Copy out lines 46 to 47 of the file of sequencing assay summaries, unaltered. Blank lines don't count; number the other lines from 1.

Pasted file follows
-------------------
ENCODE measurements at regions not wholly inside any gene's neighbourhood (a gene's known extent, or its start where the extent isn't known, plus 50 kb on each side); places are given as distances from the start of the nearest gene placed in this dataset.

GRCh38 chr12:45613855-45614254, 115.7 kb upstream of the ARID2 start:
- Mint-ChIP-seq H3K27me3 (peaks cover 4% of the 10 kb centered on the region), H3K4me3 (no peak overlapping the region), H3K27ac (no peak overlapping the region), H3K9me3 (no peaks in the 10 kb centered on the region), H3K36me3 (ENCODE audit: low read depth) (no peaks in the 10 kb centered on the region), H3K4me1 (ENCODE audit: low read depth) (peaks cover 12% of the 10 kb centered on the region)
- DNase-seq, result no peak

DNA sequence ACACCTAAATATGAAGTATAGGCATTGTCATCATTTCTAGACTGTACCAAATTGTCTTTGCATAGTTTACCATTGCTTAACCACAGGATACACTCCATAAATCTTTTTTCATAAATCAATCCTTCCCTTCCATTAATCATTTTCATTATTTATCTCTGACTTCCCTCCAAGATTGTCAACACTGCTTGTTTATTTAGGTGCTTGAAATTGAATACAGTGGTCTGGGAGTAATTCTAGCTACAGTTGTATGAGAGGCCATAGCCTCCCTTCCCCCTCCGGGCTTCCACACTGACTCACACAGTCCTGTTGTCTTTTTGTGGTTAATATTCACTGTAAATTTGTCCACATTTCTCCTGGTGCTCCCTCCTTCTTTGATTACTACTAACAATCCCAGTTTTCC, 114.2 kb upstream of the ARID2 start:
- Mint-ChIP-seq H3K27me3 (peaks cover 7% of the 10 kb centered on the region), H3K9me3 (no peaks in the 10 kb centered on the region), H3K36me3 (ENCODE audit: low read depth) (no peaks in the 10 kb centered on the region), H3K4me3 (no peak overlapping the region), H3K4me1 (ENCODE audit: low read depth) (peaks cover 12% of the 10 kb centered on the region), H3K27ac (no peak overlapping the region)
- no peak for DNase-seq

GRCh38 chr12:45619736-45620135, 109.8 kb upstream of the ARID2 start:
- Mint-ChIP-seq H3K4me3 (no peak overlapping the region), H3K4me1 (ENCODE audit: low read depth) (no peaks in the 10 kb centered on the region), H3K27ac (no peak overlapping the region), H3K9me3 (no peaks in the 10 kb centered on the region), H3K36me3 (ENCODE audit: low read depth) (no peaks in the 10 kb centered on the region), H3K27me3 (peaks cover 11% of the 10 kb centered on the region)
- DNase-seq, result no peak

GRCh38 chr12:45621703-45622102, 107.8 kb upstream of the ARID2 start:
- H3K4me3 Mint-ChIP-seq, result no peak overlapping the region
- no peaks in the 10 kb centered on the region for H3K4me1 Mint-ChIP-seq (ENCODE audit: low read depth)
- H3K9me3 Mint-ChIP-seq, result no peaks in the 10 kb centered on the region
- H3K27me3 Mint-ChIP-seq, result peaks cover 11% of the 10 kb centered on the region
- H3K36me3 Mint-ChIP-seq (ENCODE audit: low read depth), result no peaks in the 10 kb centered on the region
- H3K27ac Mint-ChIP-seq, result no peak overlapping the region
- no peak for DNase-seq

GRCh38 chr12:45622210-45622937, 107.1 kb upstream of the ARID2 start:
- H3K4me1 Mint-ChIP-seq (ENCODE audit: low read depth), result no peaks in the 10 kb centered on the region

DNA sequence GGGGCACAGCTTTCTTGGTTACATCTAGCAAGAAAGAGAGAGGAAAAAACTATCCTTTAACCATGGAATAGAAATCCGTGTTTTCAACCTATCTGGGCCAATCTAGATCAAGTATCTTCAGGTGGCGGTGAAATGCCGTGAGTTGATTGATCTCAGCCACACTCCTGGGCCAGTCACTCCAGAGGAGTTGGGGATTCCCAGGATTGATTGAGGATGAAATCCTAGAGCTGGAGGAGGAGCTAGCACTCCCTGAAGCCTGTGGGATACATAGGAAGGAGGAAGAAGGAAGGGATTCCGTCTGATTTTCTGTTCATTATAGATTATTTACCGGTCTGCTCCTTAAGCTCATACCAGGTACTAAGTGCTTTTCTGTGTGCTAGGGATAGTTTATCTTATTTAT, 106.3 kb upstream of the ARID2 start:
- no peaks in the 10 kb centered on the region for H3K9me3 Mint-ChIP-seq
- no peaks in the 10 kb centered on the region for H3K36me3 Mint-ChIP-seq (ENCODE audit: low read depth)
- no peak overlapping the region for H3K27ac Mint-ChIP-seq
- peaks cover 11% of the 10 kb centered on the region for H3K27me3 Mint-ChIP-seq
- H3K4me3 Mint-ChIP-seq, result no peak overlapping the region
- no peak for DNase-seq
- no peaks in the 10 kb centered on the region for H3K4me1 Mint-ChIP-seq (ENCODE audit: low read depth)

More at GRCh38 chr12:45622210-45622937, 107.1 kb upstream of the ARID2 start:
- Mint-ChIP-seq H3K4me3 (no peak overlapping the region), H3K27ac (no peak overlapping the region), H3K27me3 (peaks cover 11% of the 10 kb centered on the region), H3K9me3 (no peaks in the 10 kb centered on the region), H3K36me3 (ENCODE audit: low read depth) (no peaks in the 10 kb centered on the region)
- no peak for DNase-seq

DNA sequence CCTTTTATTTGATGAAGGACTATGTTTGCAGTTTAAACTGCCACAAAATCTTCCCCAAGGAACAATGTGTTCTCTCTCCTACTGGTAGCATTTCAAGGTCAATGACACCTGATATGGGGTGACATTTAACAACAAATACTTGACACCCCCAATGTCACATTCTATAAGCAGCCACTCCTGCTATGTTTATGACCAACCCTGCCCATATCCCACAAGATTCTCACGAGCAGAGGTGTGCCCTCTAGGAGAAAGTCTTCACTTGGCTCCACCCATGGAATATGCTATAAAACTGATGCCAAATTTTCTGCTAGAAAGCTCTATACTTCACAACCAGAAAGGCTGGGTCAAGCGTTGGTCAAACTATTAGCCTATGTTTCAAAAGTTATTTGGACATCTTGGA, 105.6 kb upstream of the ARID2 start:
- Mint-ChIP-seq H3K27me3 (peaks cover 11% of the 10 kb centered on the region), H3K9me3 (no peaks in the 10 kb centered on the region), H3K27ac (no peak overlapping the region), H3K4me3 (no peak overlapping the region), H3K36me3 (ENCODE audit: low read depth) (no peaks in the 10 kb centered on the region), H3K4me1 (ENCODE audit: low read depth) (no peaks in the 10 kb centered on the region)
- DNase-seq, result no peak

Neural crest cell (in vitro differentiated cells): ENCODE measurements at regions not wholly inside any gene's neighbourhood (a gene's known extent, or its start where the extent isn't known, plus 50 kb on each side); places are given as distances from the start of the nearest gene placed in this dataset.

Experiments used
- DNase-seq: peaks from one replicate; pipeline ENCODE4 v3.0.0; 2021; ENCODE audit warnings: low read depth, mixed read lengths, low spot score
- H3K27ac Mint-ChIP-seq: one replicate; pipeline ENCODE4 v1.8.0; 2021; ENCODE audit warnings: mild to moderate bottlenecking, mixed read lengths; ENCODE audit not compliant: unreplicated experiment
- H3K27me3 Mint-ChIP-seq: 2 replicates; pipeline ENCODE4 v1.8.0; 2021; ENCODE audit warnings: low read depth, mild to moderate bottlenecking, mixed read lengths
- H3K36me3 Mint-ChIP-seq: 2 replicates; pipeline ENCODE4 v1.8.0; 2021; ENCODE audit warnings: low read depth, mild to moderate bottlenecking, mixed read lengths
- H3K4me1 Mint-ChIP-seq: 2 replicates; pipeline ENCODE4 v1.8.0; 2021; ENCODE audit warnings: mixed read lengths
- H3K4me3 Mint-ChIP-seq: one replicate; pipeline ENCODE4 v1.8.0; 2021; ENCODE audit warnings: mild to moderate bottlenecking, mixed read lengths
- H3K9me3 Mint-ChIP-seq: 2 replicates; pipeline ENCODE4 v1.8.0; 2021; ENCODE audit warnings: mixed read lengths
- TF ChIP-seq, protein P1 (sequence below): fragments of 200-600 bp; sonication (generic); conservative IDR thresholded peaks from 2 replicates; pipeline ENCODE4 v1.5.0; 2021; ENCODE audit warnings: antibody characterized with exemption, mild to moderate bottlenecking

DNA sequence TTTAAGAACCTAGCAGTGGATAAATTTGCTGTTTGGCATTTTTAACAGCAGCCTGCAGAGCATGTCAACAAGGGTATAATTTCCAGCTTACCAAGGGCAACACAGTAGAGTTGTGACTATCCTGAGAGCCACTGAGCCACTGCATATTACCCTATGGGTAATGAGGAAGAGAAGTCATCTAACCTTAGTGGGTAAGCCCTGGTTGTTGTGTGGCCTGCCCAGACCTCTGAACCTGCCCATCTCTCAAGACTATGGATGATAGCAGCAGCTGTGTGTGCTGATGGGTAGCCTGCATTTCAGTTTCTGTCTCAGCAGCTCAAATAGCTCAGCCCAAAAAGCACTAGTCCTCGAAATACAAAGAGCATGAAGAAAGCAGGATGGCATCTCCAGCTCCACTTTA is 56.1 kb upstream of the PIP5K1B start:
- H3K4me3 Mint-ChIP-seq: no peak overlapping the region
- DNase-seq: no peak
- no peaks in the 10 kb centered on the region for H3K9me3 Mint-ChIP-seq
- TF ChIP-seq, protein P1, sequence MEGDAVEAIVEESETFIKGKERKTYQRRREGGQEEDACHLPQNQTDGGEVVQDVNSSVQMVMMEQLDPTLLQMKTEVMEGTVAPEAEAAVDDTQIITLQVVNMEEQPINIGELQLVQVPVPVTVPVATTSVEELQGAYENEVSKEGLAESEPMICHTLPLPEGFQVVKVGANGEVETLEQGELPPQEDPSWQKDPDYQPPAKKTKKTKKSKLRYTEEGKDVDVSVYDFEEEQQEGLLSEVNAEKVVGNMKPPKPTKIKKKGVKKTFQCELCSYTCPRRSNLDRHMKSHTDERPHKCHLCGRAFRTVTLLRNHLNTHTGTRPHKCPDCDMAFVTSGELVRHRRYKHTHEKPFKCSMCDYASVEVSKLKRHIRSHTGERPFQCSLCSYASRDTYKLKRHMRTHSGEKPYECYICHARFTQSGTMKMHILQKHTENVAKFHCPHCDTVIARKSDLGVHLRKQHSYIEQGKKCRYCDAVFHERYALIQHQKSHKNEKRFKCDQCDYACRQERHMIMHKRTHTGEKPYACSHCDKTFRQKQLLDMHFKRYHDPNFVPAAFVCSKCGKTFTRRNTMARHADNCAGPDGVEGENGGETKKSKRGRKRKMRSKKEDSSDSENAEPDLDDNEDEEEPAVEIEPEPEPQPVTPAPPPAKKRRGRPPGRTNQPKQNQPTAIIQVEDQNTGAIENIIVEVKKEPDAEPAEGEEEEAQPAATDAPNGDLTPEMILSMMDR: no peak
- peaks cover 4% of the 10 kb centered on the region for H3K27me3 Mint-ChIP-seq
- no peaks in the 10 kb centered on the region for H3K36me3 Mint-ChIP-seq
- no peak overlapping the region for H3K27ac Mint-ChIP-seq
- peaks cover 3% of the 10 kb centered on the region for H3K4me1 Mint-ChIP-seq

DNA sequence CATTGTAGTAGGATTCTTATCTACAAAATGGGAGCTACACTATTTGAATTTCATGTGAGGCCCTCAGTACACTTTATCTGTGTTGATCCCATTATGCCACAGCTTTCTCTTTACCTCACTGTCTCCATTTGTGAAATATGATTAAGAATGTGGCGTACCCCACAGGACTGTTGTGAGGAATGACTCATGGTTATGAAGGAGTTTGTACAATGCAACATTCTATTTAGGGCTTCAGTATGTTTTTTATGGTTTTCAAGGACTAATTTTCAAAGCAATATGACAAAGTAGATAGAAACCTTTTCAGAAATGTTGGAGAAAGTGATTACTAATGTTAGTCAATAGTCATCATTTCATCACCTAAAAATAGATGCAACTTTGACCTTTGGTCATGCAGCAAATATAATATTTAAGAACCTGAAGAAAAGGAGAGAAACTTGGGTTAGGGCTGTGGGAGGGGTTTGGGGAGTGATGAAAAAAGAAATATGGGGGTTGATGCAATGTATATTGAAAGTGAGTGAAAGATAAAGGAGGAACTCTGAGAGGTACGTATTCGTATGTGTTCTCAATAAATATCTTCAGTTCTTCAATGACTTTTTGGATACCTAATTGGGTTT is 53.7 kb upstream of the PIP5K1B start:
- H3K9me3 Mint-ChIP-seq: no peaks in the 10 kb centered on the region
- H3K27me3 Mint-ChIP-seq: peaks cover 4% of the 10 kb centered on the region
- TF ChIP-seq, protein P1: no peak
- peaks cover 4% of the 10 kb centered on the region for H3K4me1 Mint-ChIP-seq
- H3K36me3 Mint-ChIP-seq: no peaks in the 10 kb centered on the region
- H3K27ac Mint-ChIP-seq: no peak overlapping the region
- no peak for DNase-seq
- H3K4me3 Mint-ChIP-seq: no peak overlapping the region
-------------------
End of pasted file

- H3K4me3 Mint-ChIP-seq: no peak overlapping the region
- DNase-seq: no peak